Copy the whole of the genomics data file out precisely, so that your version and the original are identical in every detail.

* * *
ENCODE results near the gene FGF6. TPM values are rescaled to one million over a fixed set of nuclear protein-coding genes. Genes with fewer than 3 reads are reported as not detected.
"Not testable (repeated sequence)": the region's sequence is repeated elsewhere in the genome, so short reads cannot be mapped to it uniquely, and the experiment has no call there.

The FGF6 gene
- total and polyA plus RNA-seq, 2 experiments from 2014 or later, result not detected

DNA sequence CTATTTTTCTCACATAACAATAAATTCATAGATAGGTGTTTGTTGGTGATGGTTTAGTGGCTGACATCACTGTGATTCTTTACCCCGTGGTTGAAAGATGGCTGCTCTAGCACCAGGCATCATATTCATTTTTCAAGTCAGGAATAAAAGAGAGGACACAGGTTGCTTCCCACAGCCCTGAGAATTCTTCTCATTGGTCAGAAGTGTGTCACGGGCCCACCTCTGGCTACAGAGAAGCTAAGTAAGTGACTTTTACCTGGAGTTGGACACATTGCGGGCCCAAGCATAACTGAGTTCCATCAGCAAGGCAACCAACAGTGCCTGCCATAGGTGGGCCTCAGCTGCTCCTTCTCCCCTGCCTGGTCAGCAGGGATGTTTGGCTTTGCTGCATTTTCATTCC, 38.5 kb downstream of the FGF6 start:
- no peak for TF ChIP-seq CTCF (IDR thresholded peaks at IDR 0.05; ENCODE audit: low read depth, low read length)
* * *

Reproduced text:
ENCODE results near the gene FGF6. TPM values are rescaled to one million over a fixed set of nuclear protein-coding genes. Genes with fewer than 3 reads are reported as not detected.
"Not testable (repeated sequence)": the region's sequence is repeated elsewhere in the genome, so short reads cannot be mapped to it uniquely, and the experiment has no call there.

The FGF6 gene
- total and polyA plus RNA-seq, 2 experiments from 2014 or later, result not detected

DNA sequence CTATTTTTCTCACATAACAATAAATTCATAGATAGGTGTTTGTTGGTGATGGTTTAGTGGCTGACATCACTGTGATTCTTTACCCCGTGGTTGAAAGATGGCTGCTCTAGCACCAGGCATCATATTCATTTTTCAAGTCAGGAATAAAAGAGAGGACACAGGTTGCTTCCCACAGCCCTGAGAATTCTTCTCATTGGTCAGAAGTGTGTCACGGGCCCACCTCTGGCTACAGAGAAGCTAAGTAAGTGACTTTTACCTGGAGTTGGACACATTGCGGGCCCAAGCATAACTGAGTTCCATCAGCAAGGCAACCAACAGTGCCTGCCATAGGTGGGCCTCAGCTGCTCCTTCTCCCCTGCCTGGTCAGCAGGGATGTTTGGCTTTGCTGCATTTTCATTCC, 38.5 kb downstream of the FGF6 start:
- no peak for TF ChIP-seq CTCF (IDR thresholded peaks at IDR 0.05; ENCODE audit: low read depth, low read length)